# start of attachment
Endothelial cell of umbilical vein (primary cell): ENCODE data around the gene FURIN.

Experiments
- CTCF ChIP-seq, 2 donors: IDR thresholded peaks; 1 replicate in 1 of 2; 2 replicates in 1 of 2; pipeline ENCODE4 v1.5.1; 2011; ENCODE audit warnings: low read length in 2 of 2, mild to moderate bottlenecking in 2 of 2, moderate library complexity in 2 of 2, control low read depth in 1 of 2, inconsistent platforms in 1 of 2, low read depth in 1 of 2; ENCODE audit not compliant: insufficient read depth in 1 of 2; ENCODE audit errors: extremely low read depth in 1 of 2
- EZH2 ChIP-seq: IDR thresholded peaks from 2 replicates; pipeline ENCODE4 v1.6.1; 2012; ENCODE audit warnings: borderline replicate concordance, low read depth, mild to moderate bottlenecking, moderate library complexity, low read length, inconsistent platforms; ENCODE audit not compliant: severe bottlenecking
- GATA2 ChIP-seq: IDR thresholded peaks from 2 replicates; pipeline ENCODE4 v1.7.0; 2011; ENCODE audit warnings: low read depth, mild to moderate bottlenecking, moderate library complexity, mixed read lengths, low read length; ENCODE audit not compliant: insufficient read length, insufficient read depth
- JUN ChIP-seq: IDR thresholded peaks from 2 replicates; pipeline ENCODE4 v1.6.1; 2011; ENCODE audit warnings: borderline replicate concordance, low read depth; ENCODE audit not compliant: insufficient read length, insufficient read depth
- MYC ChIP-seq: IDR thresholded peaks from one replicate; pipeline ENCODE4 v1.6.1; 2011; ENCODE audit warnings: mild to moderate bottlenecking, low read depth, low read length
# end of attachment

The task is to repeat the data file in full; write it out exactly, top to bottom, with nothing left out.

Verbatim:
Endothelial cell of umbilical vein (primary cell): ENCODE data around the gene FURIN.

Experiments
- CTCF ChIP-seq, 2 donors: IDR thresholded peaks; 1 replicate in 1 of 2; 2 replicates in 1 of 2; pipeline ENCODE4 v1.5.1; 2011; ENCODE audit warnings: low read length in 2 of 2, mild to moderate bottlenecking in 2 of 2, moderate library complexity in 2 of 2, control low read depth in 1 of 2, inconsistent platforms in 1 of 2, low read depth in 1 of 2; ENCODE audit not compliant: insufficient read depth in 1 of 2; ENCODE audit errors: extremely low read depth in 1 of 2
- EZH2 ChIP-seq: IDR thresholded peaks from 2 replicates; pipeline ENCODE4 v1.6.1; 2012; ENCODE audit warnings: borderline replicate concordance, low read depth, mild to moderate bottlenecking, moderate library complexity, low read length, inconsistent platforms; ENCODE audit not compliant: severe bottlenecking
- GATA2 ChIP-seq: IDR thresholded peaks from 2 replicates; pipeline ENCODE4 v1.7.0; 2011; ENCODE audit warnings: low read depth, mild to moderate bottlenecking, moderate library complexity, mixed read lengths, low read length; ENCODE audit not compliant: insufficient read length, insufficient read depth
- JUN ChIP-seq: IDR thresholded peaks from 2 replicates; pipeline ENCODE4 v1.6.1; 2011; ENCODE audit warnings: borderline replicate concordance, low read depth; ENCODE audit not compliant: insufficient read length, insufficient read depth
- MYC ChIP-seq: IDR thresholded peaks from one replicate; pipeline ENCODE4 v1.6.1; 2011; ENCODE audit warnings: mild to moderate bottlenecking, low read depth, low read length